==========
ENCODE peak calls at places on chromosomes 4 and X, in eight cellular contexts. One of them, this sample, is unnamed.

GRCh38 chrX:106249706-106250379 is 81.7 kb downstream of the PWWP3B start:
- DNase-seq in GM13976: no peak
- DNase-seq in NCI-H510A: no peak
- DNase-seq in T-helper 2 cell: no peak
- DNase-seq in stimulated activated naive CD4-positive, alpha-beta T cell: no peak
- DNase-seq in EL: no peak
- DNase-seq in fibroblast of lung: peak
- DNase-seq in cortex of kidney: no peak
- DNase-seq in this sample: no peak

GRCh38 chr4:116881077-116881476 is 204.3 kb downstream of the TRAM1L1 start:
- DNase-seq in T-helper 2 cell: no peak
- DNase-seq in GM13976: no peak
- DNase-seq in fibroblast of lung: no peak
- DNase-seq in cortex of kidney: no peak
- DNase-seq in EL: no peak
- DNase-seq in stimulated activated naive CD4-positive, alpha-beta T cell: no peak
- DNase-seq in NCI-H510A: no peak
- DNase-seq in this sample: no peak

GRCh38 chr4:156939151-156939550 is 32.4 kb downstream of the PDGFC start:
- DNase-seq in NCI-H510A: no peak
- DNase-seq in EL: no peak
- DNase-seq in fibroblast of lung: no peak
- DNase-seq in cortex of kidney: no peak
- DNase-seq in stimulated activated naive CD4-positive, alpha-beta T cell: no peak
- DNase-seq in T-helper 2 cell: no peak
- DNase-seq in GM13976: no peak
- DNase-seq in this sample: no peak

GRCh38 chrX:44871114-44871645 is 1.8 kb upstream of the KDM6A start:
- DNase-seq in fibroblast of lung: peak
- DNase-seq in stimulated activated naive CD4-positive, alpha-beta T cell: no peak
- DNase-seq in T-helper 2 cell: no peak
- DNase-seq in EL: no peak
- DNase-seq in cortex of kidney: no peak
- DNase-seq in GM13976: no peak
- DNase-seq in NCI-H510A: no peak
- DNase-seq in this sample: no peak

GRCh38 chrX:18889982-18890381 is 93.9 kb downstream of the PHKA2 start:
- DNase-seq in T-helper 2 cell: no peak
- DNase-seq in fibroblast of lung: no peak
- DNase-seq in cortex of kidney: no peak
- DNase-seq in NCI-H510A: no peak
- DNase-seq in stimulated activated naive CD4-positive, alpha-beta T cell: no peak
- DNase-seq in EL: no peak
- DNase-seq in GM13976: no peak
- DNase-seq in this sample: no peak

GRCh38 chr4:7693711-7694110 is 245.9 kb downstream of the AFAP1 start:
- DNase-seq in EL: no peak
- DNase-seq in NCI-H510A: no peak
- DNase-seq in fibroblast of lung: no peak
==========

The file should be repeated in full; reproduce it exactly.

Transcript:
ENCODE peak calls at places on chromosomes 4 and X, in eight cellular contexts. One of them, this sample, is unnamed.

GRCh38 chrX:106249706-106250379 is 81.7 kb downstream of the PWWP3B start:
- DNase-seq in GM13976: no peak
- DNase-seq in NCI-H510A: no peak
- DNase-seq in T-helper 2 cell: no peak
- DNase-seq in stimulated activated naive CD4-positive, alpha-beta T cell: no peak
- DNase-seq in EL: no peak
- DNase-seq in fibroblast of lung: peak
- DNase-seq in cortex of kidney: no peak
- DNase-seq in this sample: no peak

GRCh38 chr4:116881077-116881476 is 204.3 kb downstream of the TRAM1L1 start:
- DNase-seq in T-helper 2 cell: no peak
- DNase-seq in GM13976: no peak
- DNase-seq in fibroblast of lung: no peak
- DNase-seq in cortex of kidney: no peak
- DNase-seq in EL: no peak
- DNase-seq in stimulated activated naive CD4-positive, alpha-beta T cell: no peak
- DNase-seq in NCI-H510A: no peak
- DNase-seq in this sample: no peak

GRCh38 chr4:156939151-156939550 is 32.4 kb downstream of the PDGFC start:
- DNase-seq in NCI-H510A: no peak
- DNase-seq in EL: no peak
- DNase-seq in fibroblast of lung: no peak
- DNase-seq in cortex of kidney: no peak
- DNase-seq in stimulated activated naive CD4-positive, alpha-beta T cell: no peak
- DNase-seq in T-helper 2 cell: no peak
- DNase-seq in GM13976: no peak
- DNase-seq in this sample: no peak

GRCh38 chrX:44871114-44871645 is 1.8 kb upstream of the KDM6A start:
- DNase-seq in fibroblast of lung: peak
- DNase-seq in stimulated activated naive CD4-positive, alpha-beta T cell: no peak
- DNase-seq in T-helper 2 cell: no peak
- DNase-seq in EL: no peak
- DNase-seq in cortex of kidney: no peak
- DNase-seq in GM13976: no peak
- DNase-seq in NCI-H510A: no peak
- DNase-seq in this sample: no peak

GRCh38 chrX:18889982-18890381 is 93.9 kb downstream of the PHKA2 start:
- DNase-seq in T-helper 2 cell: no peak
- DNase-seq in fibroblast of lung: no peak
- DNase-seq in cortex of kidney: no peak
- DNase-seq in NCI-H510A: no peak
- DNase-seq in stimulated activated naive CD4-positive, alpha-beta T cell: no peak
- DNase-seq in EL: no peak
- DNase-seq in GM13976: no peak
- DNase-seq in this sample: no peak

GRCh38 chr4:7693711-7694110 is 245.9 kb downstream of the AFAP1 start:
- DNase-seq in EL: no peak
- DNase-seq in NCI-H510A: no peak
- DNase-seq in fibroblast of lung: no peak